This a late note on OR -v- Secretary of State for Work and Pensions and Isle of Anglesey CC  UKUT 065 (AAC) because, bluntly, I had read it quickly at the time and overlooked its broader significance.
The issue was whether OR could receive housing benefit for his stays in a night shelter hostel. The First Tier Tribunal had held that a hostel was a dwelling for the purposes of the housing benefit regulations, because the regulations said it was. However, the First Tier found that OR was not occupying it as his home.
On appeal to the Upper Tribunal, this was found to be wrong. While the regulations certainly didn’t prevent a hostel from being a dwelling, there was no definition of hostel that meant it always was a dwelling in the regs. The question therefore was whether the night shelter in this case was capable of being a dwelling for OR such that HB was payable.
The Upper Tribunal followed Secretary of State for Work and Pensions –v- Miah  EWCA Civ 1111; R(JSA)9/03 on the approach to identifying whether accommodation could be considered to be a dwelling, adopting the First Tier Tribunal’s finding of facts:
“The….Night Shelter [was] on the ground floor of the former British Legion club in Holyhead. This was an open area which had been partitioned to form an office, a male sleeping area or dormitory for 8 persons and a female dormitory for 2 persons. The maximum number that could be accommodated was 10. There was a food preparation area where users could prepare the food provided which consisted of bread, ham, cheese, baked beans, cereal, jam, tea, coffee and (presumably) milk and sugar. There was a stand alone boiler for hot water, microwave oven, kettle, toaster, and fridge. The existing male and female toilets and washbasins in the building provided the toilet and washing facilities. Shower facilities were available in the day centre which was about a quarter of a mile away from the night shelter. The two facilities were run in conjunction with one another. Facilities for storage of personal belongings took the form of individual plastic boxes which were locked together in a large cupboard. In addition each user had a bedside locker for clothing and a chair. Places at the night shelter were allocated on a first come first served basis. In practice no one had been denied a place although it was conceded at the hearing that in theory if more people had turned up than there were beds for then some would have been turned away.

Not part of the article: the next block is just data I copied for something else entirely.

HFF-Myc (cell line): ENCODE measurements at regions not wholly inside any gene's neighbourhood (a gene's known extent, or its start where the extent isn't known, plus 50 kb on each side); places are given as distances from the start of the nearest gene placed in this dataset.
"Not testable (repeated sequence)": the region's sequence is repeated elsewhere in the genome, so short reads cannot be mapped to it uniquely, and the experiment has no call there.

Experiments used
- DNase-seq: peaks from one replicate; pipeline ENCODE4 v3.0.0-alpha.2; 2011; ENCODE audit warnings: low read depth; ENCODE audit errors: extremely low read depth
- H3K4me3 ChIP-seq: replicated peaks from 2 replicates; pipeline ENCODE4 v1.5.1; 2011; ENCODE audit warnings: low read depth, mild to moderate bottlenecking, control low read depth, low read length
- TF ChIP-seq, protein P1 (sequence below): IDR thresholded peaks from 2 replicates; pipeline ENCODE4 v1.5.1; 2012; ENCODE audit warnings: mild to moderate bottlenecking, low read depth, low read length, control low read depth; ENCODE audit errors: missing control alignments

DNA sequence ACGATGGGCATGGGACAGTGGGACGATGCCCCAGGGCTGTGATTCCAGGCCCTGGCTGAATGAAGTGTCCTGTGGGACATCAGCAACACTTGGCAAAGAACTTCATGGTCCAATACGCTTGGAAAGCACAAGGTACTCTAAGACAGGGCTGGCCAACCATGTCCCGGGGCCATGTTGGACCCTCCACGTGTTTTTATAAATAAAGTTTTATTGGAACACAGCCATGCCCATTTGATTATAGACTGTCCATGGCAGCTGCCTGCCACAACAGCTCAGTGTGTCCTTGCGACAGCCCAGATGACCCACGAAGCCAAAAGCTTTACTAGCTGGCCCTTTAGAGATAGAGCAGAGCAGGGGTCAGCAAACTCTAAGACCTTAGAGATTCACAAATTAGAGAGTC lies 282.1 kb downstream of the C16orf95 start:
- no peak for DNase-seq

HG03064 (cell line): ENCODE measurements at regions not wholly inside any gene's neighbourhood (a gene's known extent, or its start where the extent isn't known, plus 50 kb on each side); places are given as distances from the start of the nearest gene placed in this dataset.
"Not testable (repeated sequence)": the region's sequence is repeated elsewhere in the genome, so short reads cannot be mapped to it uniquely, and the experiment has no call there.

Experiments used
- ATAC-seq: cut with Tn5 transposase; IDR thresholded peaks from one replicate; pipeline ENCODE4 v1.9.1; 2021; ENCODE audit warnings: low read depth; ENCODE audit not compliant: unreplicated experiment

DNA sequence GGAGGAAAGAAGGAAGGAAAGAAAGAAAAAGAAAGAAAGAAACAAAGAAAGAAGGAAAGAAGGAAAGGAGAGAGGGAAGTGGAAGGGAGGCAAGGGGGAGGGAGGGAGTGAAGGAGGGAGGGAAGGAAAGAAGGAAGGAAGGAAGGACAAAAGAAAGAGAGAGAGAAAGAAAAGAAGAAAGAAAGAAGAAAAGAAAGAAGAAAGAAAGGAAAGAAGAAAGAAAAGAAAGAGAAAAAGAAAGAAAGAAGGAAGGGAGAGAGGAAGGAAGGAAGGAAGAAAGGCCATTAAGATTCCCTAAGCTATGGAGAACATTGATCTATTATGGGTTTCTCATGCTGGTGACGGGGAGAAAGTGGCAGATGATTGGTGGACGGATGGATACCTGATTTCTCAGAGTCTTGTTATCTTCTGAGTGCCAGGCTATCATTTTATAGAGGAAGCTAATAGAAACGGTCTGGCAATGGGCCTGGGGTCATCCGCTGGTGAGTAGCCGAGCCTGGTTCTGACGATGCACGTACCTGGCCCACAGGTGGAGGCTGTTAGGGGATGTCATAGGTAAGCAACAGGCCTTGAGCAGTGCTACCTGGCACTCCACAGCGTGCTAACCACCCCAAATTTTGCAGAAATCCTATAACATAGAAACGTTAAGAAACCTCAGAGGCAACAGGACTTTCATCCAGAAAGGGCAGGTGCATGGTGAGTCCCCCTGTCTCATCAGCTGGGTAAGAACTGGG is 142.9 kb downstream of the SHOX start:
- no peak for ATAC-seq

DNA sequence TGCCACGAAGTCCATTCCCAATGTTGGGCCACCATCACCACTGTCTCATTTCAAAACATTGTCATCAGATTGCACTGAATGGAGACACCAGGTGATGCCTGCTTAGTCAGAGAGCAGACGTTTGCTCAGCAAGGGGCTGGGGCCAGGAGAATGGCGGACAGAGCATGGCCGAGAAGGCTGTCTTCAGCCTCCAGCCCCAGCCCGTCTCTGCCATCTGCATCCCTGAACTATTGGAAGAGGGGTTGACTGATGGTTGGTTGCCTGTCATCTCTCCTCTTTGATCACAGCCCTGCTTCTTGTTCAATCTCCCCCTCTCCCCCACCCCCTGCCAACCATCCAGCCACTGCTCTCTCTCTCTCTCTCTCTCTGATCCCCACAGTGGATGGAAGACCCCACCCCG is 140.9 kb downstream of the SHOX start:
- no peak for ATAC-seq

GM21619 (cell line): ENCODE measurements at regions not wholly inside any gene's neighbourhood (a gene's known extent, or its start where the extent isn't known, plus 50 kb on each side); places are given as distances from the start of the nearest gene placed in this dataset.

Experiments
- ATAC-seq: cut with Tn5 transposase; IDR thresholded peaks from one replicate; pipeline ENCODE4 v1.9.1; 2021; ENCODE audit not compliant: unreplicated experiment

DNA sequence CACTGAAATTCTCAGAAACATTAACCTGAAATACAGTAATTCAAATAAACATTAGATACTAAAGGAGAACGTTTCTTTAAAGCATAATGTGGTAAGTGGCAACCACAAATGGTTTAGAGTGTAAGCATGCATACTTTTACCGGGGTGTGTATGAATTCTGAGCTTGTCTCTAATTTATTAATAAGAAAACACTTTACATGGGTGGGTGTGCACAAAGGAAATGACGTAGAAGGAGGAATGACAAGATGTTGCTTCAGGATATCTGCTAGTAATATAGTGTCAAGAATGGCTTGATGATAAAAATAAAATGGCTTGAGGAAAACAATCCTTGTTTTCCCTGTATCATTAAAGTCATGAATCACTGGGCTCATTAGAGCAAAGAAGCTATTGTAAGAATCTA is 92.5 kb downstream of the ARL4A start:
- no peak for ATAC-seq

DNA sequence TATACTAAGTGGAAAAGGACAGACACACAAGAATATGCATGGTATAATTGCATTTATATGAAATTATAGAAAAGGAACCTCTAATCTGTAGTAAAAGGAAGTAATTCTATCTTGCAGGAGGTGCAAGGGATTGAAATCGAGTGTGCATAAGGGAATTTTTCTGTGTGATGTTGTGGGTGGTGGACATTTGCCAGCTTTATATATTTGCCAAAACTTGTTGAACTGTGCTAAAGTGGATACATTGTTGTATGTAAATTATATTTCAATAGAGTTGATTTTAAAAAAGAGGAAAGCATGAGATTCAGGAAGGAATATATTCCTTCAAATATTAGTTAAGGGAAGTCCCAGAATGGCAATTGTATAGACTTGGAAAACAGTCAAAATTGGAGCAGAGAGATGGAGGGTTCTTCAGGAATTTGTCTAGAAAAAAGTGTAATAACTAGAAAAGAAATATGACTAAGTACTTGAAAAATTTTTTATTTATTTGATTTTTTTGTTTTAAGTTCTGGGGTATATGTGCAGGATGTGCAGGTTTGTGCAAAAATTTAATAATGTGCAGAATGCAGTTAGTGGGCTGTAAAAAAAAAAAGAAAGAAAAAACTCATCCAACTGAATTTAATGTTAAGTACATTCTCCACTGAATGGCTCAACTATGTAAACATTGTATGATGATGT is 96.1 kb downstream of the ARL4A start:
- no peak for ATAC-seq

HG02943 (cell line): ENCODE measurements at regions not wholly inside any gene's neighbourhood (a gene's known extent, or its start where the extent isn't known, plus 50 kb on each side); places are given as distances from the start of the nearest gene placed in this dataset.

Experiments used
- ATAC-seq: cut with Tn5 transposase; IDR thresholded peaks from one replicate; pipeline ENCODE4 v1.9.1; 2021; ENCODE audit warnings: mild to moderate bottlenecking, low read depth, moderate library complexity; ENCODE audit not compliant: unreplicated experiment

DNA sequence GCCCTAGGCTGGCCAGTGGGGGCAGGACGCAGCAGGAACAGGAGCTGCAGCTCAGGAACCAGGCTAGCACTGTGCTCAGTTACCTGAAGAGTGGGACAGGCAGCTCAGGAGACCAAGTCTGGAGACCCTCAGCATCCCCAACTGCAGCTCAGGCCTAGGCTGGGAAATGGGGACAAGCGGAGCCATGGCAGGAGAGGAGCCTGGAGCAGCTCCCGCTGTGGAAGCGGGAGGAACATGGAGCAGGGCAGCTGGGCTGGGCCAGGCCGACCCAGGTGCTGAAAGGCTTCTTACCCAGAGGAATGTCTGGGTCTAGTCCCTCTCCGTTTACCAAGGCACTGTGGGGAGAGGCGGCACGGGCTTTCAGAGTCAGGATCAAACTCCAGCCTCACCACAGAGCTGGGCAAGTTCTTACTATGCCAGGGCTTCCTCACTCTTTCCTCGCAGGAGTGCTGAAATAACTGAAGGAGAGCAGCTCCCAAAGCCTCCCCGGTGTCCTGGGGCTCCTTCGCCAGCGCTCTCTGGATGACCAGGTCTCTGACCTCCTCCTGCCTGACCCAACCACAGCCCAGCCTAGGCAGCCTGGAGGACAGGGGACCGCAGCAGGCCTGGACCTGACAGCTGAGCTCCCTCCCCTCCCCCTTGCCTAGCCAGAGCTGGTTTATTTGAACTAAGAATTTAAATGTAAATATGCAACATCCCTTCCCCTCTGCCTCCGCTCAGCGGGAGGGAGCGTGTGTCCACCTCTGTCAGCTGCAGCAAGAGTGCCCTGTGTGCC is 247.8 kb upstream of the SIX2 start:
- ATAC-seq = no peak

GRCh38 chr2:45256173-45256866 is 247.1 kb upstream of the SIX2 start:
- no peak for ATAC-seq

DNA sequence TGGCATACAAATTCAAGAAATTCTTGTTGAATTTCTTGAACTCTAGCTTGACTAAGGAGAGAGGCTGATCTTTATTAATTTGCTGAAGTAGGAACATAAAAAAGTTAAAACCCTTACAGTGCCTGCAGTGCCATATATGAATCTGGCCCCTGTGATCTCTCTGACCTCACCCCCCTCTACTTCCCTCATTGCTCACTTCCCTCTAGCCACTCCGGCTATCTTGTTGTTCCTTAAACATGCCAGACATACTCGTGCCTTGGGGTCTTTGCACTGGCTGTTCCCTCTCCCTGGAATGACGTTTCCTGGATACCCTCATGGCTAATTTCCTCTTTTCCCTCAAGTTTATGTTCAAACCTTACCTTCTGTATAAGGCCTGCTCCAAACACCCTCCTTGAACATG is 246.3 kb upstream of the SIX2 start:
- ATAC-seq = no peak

…The purpose of the accommodation was to give shelter to night sleepers of whom it was known there were a number in the area. Many had…alcohol or drug problems. Those wishing to stay in the night shelter were required to register at the day centre by 6pm. Newcomers (those who had not stayed in the shelter before) would have been assessed earlier. There were no specific criteria for admission. If they posed no risk they were admitted on a first come first served basis. A hot meal was provided at the day centre and those admitted were escorted as a group to the night shelter at 8pm. Advice on their rights, applications for housing and help and advice with personal difficulties was provided by trained staff at the day centre and by the two members of staff on duty at the night shelter. Staff were encouraged to interact with users. Users were required to vacate the premises at 8am”.
Not an unusual set of arrangements for a night shelter, save perhaps for the separate shower facilities.
The UT adopted para 26 of Miah as setting out a functional test of “Is this a place serving as a home for the claimant?” with “such a place being a place where the person lives, eats, sleeps, bathes, relaxes, and enjoys with his family” (paragraph  of Miah).